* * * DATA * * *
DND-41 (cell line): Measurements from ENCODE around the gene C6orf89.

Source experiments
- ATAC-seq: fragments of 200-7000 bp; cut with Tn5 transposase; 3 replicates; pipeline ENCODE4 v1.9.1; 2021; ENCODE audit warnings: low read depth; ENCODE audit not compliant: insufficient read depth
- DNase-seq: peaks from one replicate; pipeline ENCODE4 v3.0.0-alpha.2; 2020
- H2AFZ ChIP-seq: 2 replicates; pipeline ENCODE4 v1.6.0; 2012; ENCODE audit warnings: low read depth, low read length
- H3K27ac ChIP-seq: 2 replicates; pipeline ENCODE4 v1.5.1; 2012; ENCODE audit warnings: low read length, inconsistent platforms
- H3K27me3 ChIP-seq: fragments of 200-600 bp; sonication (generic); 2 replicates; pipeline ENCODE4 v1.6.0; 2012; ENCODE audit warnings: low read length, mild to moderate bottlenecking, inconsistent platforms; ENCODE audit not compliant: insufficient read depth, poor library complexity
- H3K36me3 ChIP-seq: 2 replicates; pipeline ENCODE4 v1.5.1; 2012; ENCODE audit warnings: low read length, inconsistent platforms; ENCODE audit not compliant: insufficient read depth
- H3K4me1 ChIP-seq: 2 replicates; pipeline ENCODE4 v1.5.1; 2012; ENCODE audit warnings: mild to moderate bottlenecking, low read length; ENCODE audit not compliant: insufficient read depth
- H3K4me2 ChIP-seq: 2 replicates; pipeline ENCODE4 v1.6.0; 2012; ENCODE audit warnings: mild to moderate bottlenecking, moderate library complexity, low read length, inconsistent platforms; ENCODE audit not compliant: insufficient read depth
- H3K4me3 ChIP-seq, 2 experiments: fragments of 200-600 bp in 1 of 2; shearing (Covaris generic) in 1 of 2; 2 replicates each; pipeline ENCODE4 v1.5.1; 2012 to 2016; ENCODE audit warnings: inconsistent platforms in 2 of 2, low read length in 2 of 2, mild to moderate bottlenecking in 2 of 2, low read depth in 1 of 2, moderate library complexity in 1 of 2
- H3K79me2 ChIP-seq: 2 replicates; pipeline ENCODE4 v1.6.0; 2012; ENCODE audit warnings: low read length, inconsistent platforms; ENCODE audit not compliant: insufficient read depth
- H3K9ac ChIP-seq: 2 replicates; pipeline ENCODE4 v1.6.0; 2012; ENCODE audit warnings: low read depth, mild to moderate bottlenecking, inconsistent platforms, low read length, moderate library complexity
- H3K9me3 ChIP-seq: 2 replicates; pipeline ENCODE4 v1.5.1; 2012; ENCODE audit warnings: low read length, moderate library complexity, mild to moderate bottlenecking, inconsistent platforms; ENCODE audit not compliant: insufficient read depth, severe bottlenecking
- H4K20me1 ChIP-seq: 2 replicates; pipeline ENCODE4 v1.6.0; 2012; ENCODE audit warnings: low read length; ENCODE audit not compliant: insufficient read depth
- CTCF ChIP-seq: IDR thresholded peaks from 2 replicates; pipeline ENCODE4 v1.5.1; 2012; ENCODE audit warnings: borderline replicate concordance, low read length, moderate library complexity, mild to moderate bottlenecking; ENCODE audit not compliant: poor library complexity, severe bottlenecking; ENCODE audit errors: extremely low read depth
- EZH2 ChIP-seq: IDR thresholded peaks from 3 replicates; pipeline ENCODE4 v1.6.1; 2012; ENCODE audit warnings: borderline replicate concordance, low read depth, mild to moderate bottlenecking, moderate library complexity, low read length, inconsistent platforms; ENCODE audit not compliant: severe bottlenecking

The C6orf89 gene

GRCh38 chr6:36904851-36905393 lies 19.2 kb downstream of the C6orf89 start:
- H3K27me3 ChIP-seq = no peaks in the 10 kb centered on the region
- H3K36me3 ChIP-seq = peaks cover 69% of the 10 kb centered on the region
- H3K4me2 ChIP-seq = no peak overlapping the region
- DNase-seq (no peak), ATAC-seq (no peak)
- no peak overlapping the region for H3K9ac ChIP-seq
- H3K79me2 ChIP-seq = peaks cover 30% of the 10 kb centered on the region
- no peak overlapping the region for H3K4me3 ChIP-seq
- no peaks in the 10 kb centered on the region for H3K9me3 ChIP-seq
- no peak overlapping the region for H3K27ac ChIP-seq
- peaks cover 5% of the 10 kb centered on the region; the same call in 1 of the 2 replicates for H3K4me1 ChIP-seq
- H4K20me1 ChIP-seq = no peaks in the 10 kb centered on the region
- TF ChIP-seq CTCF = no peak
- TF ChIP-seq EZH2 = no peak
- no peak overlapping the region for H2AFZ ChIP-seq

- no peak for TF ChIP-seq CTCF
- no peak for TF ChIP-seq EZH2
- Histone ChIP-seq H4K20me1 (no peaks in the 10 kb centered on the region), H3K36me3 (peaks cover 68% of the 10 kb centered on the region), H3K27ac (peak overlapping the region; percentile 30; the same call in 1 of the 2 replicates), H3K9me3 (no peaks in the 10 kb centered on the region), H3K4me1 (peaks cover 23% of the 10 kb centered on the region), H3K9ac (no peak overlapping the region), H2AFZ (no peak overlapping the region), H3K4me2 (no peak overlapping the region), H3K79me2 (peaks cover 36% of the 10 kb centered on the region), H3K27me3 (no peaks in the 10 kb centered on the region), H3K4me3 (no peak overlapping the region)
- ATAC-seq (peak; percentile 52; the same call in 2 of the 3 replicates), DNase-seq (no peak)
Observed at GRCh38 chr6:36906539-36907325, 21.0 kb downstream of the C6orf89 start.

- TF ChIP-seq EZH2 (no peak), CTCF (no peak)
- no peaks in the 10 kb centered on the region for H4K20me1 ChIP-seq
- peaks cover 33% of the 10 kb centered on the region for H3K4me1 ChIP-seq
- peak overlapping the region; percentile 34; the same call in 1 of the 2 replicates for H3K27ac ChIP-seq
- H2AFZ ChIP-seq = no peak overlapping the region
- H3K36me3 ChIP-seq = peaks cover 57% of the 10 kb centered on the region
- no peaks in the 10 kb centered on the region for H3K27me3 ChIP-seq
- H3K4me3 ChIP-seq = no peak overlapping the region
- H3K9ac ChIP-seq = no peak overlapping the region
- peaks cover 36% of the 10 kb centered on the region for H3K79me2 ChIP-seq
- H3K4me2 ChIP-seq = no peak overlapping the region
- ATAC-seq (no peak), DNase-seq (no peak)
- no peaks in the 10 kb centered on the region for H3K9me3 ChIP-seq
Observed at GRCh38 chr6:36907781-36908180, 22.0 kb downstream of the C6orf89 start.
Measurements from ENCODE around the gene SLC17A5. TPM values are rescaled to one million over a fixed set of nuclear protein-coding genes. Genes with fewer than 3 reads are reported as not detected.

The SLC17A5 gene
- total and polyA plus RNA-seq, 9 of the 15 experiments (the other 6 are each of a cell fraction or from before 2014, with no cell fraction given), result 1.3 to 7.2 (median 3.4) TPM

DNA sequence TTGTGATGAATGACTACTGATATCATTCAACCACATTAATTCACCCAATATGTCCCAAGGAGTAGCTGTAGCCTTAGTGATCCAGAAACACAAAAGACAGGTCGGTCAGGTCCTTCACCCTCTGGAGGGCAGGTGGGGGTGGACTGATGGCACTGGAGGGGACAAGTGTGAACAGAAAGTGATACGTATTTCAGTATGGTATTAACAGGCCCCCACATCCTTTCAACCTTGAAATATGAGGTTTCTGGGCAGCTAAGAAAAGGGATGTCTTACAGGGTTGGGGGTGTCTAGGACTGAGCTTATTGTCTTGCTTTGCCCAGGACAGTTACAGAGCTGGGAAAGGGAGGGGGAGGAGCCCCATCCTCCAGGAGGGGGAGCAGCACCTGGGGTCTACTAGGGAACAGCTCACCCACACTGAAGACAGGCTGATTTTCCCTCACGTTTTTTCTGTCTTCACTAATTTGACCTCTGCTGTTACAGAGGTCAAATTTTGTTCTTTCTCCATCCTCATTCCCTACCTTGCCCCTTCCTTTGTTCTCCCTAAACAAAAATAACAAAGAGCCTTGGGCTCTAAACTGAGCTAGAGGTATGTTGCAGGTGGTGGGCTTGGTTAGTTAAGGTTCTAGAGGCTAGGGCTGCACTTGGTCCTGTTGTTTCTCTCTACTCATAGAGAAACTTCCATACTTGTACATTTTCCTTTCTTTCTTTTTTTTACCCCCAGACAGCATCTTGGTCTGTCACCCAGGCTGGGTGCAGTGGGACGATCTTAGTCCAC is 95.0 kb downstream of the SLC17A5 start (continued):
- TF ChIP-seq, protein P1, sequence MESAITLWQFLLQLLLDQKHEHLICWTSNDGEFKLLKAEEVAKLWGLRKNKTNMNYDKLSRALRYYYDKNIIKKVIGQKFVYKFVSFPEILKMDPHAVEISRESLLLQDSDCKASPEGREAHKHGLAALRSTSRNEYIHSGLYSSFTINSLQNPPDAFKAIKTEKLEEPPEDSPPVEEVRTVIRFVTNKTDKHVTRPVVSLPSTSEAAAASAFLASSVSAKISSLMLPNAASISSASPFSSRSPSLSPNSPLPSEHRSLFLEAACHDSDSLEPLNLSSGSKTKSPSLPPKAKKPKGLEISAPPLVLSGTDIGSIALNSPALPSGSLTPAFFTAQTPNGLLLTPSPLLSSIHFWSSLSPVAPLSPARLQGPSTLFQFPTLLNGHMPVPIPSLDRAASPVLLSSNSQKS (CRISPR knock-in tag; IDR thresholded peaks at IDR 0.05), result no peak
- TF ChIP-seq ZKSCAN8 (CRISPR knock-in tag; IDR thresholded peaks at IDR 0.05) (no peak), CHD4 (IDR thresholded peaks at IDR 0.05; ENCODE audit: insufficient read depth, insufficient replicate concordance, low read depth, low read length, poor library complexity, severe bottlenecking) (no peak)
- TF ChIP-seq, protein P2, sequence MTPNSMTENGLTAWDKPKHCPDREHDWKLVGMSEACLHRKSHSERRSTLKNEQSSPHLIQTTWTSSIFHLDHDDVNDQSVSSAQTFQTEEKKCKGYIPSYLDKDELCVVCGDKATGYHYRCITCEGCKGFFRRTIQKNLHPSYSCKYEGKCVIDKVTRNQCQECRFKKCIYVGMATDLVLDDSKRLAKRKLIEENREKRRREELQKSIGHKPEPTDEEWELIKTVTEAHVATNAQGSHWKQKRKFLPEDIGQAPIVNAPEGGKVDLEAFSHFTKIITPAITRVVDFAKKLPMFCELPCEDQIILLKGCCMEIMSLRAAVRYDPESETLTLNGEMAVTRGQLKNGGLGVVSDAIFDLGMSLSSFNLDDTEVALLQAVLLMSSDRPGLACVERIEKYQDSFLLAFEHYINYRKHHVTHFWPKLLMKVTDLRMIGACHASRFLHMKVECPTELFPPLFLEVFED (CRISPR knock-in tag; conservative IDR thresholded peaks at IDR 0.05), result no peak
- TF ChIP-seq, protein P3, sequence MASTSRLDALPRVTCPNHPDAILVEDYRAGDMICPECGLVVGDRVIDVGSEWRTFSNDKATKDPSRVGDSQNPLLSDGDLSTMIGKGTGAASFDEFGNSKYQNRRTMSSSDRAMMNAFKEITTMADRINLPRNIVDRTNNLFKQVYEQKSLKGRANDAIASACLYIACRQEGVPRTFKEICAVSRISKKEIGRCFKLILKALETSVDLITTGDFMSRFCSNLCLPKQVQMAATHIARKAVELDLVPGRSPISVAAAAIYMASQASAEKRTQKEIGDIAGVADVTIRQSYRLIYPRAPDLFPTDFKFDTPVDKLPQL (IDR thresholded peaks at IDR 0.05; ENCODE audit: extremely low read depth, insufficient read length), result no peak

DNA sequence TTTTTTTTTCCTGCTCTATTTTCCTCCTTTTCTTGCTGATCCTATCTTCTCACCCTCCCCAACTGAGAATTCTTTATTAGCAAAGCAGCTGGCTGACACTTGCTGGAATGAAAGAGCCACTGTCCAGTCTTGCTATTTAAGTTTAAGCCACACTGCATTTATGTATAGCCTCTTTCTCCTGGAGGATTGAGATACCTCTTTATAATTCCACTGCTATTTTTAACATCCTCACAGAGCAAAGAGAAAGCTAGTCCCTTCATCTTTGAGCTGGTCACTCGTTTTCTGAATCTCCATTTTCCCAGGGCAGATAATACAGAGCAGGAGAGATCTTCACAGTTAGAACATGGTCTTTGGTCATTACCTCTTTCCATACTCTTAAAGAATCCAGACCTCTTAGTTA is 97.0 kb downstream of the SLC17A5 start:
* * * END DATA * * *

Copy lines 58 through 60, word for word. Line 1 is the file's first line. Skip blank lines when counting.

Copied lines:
- TF ChIP-seq ZKSCAN8 (CRISPR knock-in tag; IDR thresholded peaks at IDR 0.05) (no peak), CHD4 (IDR thresholded peaks at IDR 0.05; ENCODE audit: insufficient read depth, insufficient replicate concordance, low read depth, low read length, poor library complexity, severe bottlenecking) (no peak)
- TF ChIP-seq, protein P2, sequence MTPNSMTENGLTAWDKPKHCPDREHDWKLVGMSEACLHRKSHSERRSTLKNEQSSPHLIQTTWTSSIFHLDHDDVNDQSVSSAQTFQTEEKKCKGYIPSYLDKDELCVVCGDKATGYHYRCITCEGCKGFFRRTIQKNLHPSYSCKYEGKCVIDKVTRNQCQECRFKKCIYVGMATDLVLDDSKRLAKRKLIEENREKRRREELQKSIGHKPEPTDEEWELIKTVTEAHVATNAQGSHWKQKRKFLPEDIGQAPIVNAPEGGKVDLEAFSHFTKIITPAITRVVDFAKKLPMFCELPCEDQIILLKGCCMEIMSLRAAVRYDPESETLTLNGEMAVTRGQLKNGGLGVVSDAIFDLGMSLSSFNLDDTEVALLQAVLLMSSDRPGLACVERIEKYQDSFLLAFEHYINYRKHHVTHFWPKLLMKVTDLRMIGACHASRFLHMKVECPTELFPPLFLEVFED (CRISPR knock-in tag; conservative IDR thresholded peaks at IDR 0.05), result no peak
- TF ChIP-seq, protein P3, sequence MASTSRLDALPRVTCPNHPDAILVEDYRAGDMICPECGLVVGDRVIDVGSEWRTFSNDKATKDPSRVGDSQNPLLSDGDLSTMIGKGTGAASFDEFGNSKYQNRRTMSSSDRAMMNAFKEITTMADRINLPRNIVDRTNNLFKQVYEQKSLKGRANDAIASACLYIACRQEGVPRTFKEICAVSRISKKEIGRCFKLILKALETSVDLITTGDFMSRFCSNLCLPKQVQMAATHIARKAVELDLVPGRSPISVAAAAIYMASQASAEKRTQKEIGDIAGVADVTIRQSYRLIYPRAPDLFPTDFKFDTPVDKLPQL (IDR thresholded peaks at IDR 0.05; ENCODE audit: extremely low read depth, insufficient read length), result no peak